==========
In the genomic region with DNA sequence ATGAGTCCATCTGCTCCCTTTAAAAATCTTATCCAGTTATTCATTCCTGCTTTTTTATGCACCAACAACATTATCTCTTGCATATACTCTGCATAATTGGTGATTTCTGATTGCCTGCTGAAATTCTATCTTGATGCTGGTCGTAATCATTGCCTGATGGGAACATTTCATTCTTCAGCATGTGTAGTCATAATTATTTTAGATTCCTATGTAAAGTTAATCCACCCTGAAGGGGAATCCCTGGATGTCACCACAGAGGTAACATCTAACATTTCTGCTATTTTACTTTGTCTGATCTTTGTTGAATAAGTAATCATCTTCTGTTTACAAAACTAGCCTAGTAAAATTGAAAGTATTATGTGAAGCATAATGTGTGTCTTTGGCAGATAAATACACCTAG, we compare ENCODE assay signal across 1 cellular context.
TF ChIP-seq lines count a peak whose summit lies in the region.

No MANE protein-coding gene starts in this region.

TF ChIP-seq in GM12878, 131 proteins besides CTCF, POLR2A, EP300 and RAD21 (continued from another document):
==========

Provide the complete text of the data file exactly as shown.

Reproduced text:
In the genomic region with DNA sequence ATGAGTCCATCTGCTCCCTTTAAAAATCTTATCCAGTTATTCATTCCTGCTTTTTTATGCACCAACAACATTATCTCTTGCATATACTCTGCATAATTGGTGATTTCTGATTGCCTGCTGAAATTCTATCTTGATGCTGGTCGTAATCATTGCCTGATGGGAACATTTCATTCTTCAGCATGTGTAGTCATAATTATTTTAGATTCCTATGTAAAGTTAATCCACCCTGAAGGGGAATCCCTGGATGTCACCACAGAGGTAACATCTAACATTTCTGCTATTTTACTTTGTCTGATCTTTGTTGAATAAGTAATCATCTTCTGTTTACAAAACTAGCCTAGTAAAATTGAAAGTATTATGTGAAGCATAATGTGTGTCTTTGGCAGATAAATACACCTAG, we compare ENCODE assay signal across 1 cellular context.
TF ChIP-seq lines count a peak whose summit lies in the region.

No MANE protein-coding gene starts in this region.

TF ChIP-seq in GM12878, 131 proteins besides CTCF, POLR2A, EP300 and RAD21 (continued from another document):